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HomeCommunityHillingdon Council creates new accommodation for the homeless, subject to approval

Hillingdon Council creates new accommodation for the homeless, subject to approval

Hillingdon Council has taken steps to address the housing crisis in the borough, as it plans to repurpose two of its buildings previously designated for sheltered accommodation.

The decision, made during a meeting of the council’s Cabinet on Thursday, October 12, involves decommissioning both Yiewsley Court in West Drayton and The Gouldings in Uxbridge, pending planning approval.

The move follows a comprehensive review of the council’s housing situation, which highlighted an excess of homes allocated for older residents. According to the review, 16 percent of the council’s housing stock was dedicated to individuals over the age of 55.

By decommissioning these two buildings and relocating affected residents to suitable alternative accommodation within the borough (pending planning approvals), these sites could be repurposed to cater to the housing needs of priority groups.

Hillingdon Council creates new accommodation for the homeless, subject to approval Harrow Online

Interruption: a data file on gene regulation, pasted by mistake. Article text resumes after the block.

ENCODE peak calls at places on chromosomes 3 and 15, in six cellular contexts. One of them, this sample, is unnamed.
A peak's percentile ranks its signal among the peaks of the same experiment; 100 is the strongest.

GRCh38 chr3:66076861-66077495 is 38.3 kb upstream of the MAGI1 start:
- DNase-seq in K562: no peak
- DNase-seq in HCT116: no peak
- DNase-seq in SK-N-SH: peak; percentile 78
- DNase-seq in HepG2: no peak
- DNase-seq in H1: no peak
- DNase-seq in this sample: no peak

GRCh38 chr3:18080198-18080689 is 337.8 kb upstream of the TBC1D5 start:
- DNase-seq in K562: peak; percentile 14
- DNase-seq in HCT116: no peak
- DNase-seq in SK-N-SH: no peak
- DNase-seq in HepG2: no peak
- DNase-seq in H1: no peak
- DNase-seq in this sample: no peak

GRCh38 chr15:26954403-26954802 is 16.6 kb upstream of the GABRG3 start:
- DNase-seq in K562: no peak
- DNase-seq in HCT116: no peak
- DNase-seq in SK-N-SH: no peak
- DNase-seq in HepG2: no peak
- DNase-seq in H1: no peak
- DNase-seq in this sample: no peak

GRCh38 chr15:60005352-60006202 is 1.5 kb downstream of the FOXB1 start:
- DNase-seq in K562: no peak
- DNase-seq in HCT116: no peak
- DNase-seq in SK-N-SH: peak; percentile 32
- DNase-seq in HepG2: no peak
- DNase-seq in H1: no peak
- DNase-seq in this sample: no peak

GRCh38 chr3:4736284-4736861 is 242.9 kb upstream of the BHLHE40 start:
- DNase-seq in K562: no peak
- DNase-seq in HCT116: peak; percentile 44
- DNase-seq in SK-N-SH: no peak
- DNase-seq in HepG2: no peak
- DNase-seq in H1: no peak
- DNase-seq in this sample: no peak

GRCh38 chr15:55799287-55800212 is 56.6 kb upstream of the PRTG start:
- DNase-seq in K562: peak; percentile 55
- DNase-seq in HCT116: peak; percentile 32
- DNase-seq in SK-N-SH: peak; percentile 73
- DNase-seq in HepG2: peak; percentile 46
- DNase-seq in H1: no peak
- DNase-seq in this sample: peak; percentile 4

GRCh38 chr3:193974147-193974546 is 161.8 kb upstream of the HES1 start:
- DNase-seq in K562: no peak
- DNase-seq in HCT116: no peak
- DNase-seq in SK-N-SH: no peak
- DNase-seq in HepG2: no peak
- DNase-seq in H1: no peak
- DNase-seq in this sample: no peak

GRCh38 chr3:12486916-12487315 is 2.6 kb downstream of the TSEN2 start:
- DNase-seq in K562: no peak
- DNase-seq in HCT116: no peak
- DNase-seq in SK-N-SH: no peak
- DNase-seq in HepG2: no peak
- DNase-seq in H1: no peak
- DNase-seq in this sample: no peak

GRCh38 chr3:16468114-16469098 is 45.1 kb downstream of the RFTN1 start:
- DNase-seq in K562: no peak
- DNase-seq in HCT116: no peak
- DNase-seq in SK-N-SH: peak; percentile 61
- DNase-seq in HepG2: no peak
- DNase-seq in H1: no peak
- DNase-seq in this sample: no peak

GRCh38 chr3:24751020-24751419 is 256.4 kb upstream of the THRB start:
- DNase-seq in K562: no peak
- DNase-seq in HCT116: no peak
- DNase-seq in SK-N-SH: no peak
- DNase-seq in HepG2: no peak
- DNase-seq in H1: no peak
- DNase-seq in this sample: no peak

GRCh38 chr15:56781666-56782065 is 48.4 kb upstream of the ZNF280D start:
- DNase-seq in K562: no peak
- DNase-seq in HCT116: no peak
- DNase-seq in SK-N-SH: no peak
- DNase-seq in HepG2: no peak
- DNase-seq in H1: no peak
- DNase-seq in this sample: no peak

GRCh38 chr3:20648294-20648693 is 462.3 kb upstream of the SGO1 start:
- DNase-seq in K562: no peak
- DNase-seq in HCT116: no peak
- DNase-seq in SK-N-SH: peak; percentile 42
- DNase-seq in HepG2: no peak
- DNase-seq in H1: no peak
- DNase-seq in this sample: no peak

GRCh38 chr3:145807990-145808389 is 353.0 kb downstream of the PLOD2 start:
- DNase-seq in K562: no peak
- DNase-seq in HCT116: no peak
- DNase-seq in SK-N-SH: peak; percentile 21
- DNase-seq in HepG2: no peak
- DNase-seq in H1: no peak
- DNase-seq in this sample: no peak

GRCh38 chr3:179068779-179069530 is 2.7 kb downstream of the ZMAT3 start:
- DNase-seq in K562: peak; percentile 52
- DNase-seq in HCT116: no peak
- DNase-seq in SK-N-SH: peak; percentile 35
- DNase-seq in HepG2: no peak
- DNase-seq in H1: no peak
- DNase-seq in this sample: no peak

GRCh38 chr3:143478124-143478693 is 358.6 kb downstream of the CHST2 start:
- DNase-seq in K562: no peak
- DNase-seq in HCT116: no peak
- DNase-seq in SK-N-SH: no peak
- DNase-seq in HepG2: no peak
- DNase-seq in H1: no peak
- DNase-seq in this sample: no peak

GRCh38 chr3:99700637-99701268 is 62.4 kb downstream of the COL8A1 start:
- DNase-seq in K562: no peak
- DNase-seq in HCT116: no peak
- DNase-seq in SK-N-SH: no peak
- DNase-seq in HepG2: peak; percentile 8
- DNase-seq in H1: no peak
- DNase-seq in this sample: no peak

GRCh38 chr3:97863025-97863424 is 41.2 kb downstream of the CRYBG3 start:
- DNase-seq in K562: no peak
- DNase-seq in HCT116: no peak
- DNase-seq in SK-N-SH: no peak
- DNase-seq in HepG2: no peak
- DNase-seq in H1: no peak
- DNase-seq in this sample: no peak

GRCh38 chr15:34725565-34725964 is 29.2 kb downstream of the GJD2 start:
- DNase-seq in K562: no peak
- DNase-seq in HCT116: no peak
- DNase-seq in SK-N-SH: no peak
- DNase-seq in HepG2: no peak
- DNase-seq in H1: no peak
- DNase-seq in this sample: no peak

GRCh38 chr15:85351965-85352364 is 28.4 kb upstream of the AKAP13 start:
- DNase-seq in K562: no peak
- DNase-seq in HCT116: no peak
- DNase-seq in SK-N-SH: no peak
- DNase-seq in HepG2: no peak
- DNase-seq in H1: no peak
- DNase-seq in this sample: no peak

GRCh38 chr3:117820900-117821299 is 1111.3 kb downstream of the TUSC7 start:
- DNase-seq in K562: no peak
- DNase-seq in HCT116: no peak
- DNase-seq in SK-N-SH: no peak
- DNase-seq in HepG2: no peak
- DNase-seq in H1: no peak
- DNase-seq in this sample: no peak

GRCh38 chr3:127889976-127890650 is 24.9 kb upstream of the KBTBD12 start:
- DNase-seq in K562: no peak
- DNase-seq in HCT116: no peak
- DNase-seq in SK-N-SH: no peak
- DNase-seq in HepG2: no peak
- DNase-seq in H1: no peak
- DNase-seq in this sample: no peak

The Gouldings, comprising 42 self-contained one-bedroom flats, and Yiewsley Court, with 25 units, could potentially serve as crucial housing for homeless individuals, fulfilling the council’s statutory duty to provide accommodation for those in need. The decision was made after consulting with residents affected by the proposals earlier this year.

Cllr Eddie Lavery, Cabinet Member for Residents’ Services at Hillingdon Council, said: “We’re committed to creating a borough with happy, healthy households where residents can thrive.

“So, initiatives like this will helps us ensure that everyone who needs a home has the opportunity to find a good one in our borough, particularly those groups or individuals with more acute needs.

“This is easier said than done in a dense, urban area like west London, so in this instance, we’ve looked at how we can use our provision of sheltered accommodation in a more efficient manner, rather than having buildings under capacity at a time of housing crisis.

“In return, this has freed-up buildings which will provide vital homes for other priority groups.”

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